Queen of the flaming dia.., p.5
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       Queen of the Flaming Diamond, p.5

           Leroy Yerxa
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diamonds. A fortune that could easilyeclipse the yield of Africa's richest diamond fields.--ED.]

  * * * * *

  Jim Drake knew all he wanted to for the time being. He turned towardthe unlighted marquee of the Owl Limb.

  "Looks as though the police closed the place up," Puffy said soberly."Gonna stay sober tonight?"

  "Do you know where that check room girl lives; the one you call Mary?"Drake asked.

  Puffy's face sobered.

  "She's married and has three kids," he said. "I don't know where anymarried women live."

  Jim chuckled. He twisted the car into the traffic again, and with aswift U-turn, headed the coupe toward home.

  "Just the same I need information from a married woman," he said. "Andyou're getting out at the next corner in a perhaps futile effort tofind Mary."

  "And if her husband doesn't meet me at the door with a shotgun," Puffyasked, "what do I ask her?"

  Jim shot an appraising look toward the deserted corner ahead, whippedthe coupe up beside a traffic officer and opened the door.

  "From now on," he said, "we are interested in Lardner. He's a busy manthese days. Mary ought to know where her boss is. Women like that havean idea of everything that is going on. Find out where Lardner wentand meet me at the apartment as soon as you can."

  Puffy was already on the sidewalk.

  "Leave it to me, Cinderella," he said. "I get the idea. If you can'tfollow the fox, you're gonna follow the wolf and let him lead you toher."

  Drake nodded and smiled after the sturdy figure with a growingrespect.

  "Move along there!" The gruff voice came from his side. "Can't beholding traffic all night for you."

  Drake turned, saw the officer grinning at him, and shot into thetraffic.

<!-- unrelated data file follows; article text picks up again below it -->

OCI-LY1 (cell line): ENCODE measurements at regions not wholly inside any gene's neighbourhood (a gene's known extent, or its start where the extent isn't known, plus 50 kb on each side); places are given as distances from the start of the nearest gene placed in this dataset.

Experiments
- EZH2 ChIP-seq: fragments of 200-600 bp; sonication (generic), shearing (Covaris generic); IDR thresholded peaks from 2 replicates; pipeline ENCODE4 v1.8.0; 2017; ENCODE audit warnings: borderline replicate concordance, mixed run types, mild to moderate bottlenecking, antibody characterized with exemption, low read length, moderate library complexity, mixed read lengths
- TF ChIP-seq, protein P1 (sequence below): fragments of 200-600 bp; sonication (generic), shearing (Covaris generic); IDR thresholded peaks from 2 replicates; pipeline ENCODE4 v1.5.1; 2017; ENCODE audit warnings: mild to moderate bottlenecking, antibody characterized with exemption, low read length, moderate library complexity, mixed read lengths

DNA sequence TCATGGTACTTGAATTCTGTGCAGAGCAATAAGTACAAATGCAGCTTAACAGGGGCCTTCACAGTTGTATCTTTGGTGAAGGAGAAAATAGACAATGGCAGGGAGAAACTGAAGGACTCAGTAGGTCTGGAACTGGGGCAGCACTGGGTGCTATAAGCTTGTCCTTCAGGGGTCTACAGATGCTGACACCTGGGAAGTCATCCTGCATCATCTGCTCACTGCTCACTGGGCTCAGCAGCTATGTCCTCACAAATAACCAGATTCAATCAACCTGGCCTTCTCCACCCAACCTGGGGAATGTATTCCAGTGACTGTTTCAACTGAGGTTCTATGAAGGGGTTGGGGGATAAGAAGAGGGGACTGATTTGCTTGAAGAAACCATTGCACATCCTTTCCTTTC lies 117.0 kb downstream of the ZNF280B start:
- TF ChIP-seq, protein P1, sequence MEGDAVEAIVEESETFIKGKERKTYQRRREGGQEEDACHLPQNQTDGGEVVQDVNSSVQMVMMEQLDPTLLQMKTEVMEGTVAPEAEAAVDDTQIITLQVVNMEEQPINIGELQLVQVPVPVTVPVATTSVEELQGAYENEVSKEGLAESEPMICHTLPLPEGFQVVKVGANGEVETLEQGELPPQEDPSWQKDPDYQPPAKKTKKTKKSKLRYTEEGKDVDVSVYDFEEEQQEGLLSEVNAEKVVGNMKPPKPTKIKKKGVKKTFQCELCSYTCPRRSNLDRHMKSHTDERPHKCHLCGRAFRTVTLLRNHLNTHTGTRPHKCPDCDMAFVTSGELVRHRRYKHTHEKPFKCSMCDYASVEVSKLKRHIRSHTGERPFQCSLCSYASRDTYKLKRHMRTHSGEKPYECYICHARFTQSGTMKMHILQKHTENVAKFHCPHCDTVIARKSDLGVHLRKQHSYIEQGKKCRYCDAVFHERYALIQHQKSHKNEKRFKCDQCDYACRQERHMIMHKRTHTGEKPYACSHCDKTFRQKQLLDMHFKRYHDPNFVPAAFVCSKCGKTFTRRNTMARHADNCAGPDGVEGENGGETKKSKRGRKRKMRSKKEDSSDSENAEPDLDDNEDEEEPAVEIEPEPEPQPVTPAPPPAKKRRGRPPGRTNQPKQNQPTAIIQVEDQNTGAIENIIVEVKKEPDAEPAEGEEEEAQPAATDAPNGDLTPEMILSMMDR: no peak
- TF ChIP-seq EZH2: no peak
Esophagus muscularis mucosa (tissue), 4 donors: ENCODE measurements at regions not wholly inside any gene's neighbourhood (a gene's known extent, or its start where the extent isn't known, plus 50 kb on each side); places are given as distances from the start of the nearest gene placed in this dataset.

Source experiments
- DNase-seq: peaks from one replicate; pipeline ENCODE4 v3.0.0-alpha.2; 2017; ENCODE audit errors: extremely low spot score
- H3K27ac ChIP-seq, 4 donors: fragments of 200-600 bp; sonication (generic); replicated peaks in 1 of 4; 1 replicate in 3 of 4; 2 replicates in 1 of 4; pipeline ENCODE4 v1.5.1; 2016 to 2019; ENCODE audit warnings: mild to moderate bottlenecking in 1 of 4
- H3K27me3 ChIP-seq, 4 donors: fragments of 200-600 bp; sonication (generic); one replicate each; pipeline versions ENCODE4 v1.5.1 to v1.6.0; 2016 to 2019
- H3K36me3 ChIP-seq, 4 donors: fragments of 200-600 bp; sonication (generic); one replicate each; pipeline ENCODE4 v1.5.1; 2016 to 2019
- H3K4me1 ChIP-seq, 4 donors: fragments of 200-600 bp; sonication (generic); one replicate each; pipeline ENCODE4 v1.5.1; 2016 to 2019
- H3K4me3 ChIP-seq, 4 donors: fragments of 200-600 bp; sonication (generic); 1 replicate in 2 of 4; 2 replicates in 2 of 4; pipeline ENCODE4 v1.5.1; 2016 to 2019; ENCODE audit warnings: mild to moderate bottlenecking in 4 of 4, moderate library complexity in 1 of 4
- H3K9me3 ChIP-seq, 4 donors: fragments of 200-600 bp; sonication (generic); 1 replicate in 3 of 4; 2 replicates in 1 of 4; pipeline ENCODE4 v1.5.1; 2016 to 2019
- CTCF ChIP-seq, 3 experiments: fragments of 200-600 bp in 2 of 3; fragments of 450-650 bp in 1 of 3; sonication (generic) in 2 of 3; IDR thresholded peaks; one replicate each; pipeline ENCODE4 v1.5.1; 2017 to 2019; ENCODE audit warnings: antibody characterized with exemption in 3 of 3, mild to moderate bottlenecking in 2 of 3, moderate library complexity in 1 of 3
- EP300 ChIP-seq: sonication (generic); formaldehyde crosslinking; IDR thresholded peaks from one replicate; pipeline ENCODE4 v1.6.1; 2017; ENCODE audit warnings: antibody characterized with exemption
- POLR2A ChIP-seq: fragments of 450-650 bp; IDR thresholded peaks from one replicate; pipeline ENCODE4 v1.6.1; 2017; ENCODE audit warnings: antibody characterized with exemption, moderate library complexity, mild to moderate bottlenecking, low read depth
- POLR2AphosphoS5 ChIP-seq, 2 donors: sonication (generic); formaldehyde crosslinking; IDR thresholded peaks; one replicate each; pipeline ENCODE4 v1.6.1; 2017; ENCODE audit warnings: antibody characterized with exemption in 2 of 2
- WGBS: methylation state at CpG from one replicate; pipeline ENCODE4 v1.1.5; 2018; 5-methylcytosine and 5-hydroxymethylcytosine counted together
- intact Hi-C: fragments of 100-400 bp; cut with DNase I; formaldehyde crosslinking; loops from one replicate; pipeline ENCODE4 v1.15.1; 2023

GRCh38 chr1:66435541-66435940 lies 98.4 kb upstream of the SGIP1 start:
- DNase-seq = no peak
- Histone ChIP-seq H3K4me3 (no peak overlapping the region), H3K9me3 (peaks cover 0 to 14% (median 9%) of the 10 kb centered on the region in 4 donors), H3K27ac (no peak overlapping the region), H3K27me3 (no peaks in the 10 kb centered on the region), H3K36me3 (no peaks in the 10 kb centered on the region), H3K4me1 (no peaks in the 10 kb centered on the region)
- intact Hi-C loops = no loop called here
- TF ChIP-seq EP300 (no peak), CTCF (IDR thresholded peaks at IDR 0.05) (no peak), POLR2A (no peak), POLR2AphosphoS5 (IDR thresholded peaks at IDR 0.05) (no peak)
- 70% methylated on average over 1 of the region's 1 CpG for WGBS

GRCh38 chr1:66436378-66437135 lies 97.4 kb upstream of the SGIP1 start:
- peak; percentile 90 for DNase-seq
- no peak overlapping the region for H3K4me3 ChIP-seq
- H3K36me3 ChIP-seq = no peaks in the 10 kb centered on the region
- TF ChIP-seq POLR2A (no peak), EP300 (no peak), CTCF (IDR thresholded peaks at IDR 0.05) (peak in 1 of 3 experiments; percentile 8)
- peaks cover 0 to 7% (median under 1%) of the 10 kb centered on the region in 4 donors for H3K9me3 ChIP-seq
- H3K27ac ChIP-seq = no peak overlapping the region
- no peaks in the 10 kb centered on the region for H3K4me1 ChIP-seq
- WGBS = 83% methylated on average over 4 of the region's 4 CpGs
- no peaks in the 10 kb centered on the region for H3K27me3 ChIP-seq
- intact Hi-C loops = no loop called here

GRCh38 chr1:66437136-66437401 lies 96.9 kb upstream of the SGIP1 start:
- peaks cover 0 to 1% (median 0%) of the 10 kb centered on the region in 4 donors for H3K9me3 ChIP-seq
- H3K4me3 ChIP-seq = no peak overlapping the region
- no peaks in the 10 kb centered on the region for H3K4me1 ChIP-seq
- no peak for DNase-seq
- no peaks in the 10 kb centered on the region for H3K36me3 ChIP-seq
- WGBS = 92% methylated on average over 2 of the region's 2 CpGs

* * * * *

  The door of the apartment was ajar. The puzzled expression on JimDrake's face changed to one of worried interest. He pushed the dooropen swiftly, and silently. The lights were out. A sound came from thedirection of the window and straining he thought he saw the curtainblow in slightly. On tiptoe he went swiftly around the side of the bigroom. The chair by the bed had been moved and he struck his shin on itin the dark.

  The room flashed white as he pressed the electric button. Hot angerpassed through his body. Every piece of furniture in the room had beentipped upside down. Linings were torn from the chairs. His clothingwas heaped in an ugly pile in the middle of the floor. Drawers werepulled out and emptied.

  The fur! He ran swiftly to the closet, twisted the handle and breatheda sigh of relief. The cedar chest was broken and splintered around thelock, but the cover hadn't been lifted. He inserted the key quicklyand drew out the fur cape. Its rich depth felt more precious than everin his fingers. Here in his hands was the link to his first real loveaffair.

  A footstep sounded faintly behind him. His heart was in his throat.Drake whipped around and sprang to his feet. He stared straight intothe barrel of a wicked automatic. Lifting his eyes slowly, he studiedthe man who held the weapon.

  The stranger's face was hard as stone, almost barbaric. His bronzeskin stretched tightly over firm, high cheek bones. The mouth was openslightly in a determined way. Teeth that flashed like an uneven row ofpearls seemed half savage, yet not unfriendly.

  "You will come toward me slowly," the man's voice was cultured, yethesitant, as though he hadn't spoken English for many years. "A falsemove will destroy you."

  He backed away toward the center of the room.

  "How ... where?" Drake stammered.

  "You forgot to examine the bath," the gunman said. "You are not apainstaking young man, Jim Drake."

  Jim started. The man knew his name, held a gun on him that threatenedimmediate death, and yet his voice was friendly, ever courteous.

  "I have nothing here that you want," Drake said.

  * * * * *

  He stood in the middle of the room now. The stranger reached downcarefully with one hand, still holding his aim. He twisted a chairupright and sat down. For the first time Drake had a chance to lookhim over more carefully. His eyes were the same deep black as SylviaFanton's. Cold and yet somehow gentle.